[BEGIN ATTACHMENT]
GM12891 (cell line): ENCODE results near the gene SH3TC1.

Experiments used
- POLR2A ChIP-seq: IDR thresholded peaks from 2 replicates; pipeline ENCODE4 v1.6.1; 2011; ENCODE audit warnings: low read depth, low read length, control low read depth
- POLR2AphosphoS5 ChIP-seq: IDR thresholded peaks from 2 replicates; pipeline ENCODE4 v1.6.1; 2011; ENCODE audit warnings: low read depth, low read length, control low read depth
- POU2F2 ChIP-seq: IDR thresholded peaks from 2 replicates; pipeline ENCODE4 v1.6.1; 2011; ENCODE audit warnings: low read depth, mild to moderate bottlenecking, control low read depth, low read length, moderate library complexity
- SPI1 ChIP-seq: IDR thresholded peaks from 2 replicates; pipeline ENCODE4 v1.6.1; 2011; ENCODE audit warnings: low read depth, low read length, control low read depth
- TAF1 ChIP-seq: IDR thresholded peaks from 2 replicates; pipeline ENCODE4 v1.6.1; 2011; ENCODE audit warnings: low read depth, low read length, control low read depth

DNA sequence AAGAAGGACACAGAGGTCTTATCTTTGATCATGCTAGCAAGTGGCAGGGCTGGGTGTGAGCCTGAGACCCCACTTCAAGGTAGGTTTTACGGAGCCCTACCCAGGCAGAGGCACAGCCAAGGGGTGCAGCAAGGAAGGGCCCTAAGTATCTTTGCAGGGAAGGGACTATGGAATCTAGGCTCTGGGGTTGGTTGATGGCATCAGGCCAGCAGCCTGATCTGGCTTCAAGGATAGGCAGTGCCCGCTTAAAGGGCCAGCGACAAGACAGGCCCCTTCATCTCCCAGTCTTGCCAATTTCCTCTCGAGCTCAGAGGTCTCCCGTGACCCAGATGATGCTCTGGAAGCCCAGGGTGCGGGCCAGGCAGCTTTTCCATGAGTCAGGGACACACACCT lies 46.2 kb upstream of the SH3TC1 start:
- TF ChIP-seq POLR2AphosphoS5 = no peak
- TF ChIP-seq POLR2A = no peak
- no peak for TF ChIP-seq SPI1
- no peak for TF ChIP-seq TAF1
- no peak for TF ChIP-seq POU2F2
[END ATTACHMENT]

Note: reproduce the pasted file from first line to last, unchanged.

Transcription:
GM12891 (cell line): ENCODE results near the gene SH3TC1.

Experiments used
- POLR2A ChIP-seq: IDR thresholded peaks from 2 replicates; pipeline ENCODE4 v1.6.1; 2011; ENCODE audit warnings: low read depth, low read length, control low read depth
- POLR2AphosphoS5 ChIP-seq: IDR thresholded peaks from 2 replicates; pipeline ENCODE4 v1.6.1; 2011; ENCODE audit warnings: low read depth, low read length, control low read depth
- POU2F2 ChIP-seq: IDR thresholded peaks from 2 replicates; pipeline ENCODE4 v1.6.1; 2011; ENCODE audit warnings: low read depth, mild to moderate bottlenecking, control low read depth, low read length, moderate library complexity
- SPI1 ChIP-seq: IDR thresholded peaks from 2 replicates; pipeline ENCODE4 v1.6.1; 2011; ENCODE audit warnings: low read depth, low read length, control low read depth
- TAF1 ChIP-seq: IDR thresholded peaks from 2 replicates; pipeline ENCODE4 v1.6.1; 2011; ENCODE audit warnings: low read depth, low read length, control low read depth

DNA sequence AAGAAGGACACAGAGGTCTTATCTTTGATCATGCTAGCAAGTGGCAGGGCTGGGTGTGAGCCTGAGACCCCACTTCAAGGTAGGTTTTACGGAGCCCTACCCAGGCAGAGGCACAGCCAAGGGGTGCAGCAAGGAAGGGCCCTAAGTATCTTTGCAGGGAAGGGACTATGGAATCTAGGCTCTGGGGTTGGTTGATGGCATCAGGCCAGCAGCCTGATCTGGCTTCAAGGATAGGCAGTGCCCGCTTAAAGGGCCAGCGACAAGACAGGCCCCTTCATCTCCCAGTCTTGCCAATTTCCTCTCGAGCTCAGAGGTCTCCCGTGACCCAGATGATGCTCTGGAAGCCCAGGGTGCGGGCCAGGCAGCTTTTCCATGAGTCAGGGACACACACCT lies 46.2 kb upstream of the SH3TC1 start:
- TF ChIP-seq POLR2AphosphoS5 = no peak
- TF ChIP-seq POLR2A = no peak
- no peak for TF ChIP-seq SPI1
- no peak for TF ChIP-seq TAF1
- no peak for TF ChIP-seq POU2F2